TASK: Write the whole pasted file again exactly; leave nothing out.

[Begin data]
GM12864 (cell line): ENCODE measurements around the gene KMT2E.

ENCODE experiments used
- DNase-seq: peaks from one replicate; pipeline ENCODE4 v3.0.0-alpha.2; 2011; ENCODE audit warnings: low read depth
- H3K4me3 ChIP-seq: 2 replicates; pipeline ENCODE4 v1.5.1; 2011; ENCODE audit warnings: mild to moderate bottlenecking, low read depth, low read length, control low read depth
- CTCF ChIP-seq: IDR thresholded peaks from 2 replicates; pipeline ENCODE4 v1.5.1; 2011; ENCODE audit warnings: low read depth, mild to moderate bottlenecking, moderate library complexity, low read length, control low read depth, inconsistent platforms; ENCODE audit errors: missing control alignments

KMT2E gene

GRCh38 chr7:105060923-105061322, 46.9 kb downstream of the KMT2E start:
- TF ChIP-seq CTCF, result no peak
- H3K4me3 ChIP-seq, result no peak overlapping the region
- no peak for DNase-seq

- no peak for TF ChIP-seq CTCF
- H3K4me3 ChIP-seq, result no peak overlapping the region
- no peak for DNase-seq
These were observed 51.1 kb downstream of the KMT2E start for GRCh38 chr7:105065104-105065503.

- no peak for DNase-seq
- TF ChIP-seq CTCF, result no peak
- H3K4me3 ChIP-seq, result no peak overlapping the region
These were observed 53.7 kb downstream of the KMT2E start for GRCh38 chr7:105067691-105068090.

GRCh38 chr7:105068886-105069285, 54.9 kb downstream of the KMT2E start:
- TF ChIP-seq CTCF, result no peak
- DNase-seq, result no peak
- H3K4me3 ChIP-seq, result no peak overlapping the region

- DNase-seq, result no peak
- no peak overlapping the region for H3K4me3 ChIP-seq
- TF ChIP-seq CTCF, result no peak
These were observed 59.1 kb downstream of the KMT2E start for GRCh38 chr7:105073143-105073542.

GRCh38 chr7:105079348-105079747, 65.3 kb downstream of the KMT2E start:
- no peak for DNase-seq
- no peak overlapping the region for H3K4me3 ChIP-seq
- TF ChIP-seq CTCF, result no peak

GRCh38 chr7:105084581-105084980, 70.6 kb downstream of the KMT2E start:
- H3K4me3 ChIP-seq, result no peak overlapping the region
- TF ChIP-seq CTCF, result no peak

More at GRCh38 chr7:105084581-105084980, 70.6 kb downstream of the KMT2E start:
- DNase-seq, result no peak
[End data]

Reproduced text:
GM12864 (cell line): ENCODE measurements around the gene KMT2E.

ENCODE experiments used
- DNase-seq: peaks from one replicate; pipeline ENCODE4 v3.0.0-alpha.2; 2011; ENCODE audit warnings: low read depth
- H3K4me3 ChIP-seq: 2 replicates; pipeline ENCODE4 v1.5.1; 2011; ENCODE audit warnings: mild to moderate bottlenecking, low read depth, low read length, control low read depth
- CTCF ChIP-seq: IDR thresholded peaks from 2 replicates; pipeline ENCODE4 v1.5.1; 2011; ENCODE audit warnings: low read depth, mild to moderate bottlenecking, moderate library complexity, low read length, control low read depth, inconsistent platforms; ENCODE audit errors: missing control alignments

KMT2E gene

GRCh38 chr7:105060923-105061322, 46.9 kb downstream of the KMT2E start:
- TF ChIP-seq CTCF, result no peak
- H3K4me3 ChIP-seq, result no peak overlapping the region
- no peak for DNase-seq

- no peak for TF ChIP-seq CTCF
- H3K4me3 ChIP-seq, result no peak overlapping the region
- no peak for DNase-seq
These were observed 51.1 kb downstream of the KMT2E start for GRCh38 chr7:105065104-105065503.

- no peak for DNase-seq
- TF ChIP-seq CTCF, result no peak
- H3K4me3 ChIP-seq, result no peak overlapping the region
These were observed 53.7 kb downstream of the KMT2E start for GRCh38 chr7:105067691-105068090.

GRCh38 chr7:105068886-105069285, 54.9 kb downstream of the KMT2E start:
- TF ChIP-seq CTCF, result no peak
- DNase-seq, result no peak
- H3K4me3 ChIP-seq, result no peak overlapping the region

- DNase-seq, result no peak
- no peak overlapping the region for H3K4me3 ChIP-seq
- TF ChIP-seq CTCF, result no peak
These were observed 59.1 kb downstream of the KMT2E start for GRCh38 chr7:105073143-105073542.

GRCh38 chr7:105079348-105079747, 65.3 kb downstream of the KMT2E start:
- no peak for DNase-seq
- no peak overlapping the region for H3K4me3 ChIP-seq
- TF ChIP-seq CTCF, result no peak

GRCh38 chr7:105084581-105084980, 70.6 kb downstream of the KMT2E start:
- H3K4me3 ChIP-seq, result no peak overlapping the region
- TF ChIP-seq CTCF, result no peak

More at GRCh38 chr7:105084581-105084980, 70.6 kb downstream of the KMT2E start:
- DNase-seq, result no peak